A gloss from the Type-Setter: the Editor having succumbed to the lure of the hunting field, it falls to the Type-Setter to endeavour to resolve another question of attribution.
Tag: Norris Castle (Page 1 of 2)
The Type-Setter is to be found in transit. The Nonpareil of the Mall, the exquisite of Almack’s, where now the waterfalls of his white cravat, his silk stockings, his chapeau-de-bras – where his dancing shoes? He is all a-puff, either running upstairs from the editorial sopha to the observatory in the attic where the Professor contemplates the works of Humphry Repton, or downstairs in the other direction. Orders from the editor fly one way, rebuttals and refusals fly the other. ‘Rush! Rush! Always rush!’ he can be heard to say. It is his business to transmute the sparks and ferocities of his colleagues into the honeyed stuff of mutual delight.
A gloss from the Type-Setter: while some will know me as the Nonesuch, the man of immaculate taste, there will be those still unaware of my contrary distaste for the beasts, and other such objects of the field, and hence a great aversion to the outside world. It is to this trait – it has been called a craven surrender to a childish fear, I will admit as much – that our Editor alluded in note 1821, and it has warmed me to my editorial role – whatever difficulties the post may bring to my posture, they are as nothing to the shock of flies on an otherwise impeccable and doubly pressed silk shirt. Allow me then to bring Humphry Repton’s landscapes to you through the medium of his sketches, without the trouble of muddy boots, cow-berries and barb-wire in the crotch.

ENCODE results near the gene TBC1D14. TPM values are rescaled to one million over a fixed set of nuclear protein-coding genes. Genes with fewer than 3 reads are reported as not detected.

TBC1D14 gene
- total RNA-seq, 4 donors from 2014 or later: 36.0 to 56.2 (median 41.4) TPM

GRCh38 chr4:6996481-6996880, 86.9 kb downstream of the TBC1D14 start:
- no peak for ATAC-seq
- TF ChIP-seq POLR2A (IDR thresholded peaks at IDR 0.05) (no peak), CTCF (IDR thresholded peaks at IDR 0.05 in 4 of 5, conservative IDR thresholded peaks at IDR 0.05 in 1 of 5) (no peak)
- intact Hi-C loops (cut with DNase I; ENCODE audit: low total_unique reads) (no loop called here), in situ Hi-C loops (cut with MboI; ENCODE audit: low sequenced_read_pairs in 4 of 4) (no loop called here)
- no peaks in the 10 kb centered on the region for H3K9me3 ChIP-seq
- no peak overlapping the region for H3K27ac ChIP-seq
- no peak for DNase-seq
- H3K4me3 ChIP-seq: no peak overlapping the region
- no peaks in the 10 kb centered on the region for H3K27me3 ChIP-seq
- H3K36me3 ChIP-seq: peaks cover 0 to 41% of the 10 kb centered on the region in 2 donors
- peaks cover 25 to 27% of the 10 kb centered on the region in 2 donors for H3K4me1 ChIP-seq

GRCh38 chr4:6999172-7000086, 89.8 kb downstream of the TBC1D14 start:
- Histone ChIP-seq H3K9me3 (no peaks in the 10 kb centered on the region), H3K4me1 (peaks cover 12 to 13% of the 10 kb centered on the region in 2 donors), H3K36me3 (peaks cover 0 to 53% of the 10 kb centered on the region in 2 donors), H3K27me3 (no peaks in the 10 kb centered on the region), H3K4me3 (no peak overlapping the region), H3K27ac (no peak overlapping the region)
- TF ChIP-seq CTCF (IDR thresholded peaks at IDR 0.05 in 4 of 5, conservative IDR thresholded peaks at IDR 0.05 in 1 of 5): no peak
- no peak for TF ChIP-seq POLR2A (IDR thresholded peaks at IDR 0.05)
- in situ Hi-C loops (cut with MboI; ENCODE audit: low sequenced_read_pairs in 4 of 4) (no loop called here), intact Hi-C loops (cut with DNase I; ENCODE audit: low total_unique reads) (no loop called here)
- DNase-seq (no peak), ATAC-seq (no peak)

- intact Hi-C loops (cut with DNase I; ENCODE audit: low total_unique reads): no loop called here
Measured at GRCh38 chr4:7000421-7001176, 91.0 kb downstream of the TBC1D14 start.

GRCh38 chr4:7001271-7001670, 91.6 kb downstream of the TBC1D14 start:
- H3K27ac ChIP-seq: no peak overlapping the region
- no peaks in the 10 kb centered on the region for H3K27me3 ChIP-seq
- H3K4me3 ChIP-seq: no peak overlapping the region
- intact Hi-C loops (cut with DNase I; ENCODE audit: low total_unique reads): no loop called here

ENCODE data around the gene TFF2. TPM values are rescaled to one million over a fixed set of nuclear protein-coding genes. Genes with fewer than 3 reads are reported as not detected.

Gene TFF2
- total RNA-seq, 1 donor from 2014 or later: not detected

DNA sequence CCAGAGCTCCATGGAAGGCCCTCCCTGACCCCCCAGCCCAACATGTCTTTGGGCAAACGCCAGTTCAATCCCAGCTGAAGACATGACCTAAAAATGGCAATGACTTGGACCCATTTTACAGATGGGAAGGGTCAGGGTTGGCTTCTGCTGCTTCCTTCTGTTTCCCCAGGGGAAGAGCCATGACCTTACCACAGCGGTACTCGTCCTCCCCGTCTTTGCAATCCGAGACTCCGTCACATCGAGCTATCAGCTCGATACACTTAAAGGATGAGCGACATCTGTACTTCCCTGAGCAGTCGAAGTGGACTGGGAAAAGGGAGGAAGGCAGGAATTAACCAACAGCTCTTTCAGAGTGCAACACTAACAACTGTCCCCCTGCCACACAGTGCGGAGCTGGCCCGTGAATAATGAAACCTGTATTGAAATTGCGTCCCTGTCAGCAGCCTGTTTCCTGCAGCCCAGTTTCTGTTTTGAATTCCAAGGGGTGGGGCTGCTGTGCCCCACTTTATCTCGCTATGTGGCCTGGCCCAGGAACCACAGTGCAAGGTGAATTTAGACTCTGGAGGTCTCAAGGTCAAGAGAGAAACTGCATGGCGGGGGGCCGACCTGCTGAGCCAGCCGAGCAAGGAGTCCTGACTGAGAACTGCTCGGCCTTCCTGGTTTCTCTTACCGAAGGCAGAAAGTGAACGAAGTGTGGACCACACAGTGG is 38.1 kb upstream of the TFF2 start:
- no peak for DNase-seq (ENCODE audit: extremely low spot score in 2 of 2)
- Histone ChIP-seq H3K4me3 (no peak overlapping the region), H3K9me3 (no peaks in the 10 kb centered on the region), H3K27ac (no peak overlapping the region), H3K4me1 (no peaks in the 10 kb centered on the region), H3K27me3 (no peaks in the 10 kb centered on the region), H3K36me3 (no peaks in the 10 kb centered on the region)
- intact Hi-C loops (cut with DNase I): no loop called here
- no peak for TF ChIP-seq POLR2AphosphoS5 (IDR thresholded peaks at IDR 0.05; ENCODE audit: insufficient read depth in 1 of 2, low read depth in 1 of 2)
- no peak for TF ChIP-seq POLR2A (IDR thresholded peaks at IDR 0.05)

As promised in my recent note 1820 therefore, I now append the Professor’s submission for the Gothic (he prefers ‘Sondergothik’ – that late form of Gothic peculiar to Central Europe which speaks to the romantic, fantastical and sometimes overwrought soul of the Czech nationalist):
‘Humphry Repton was perfectly happy to work with the inspired idiosyncracies of Gothic design that James Wyatt provided for Norris Castle.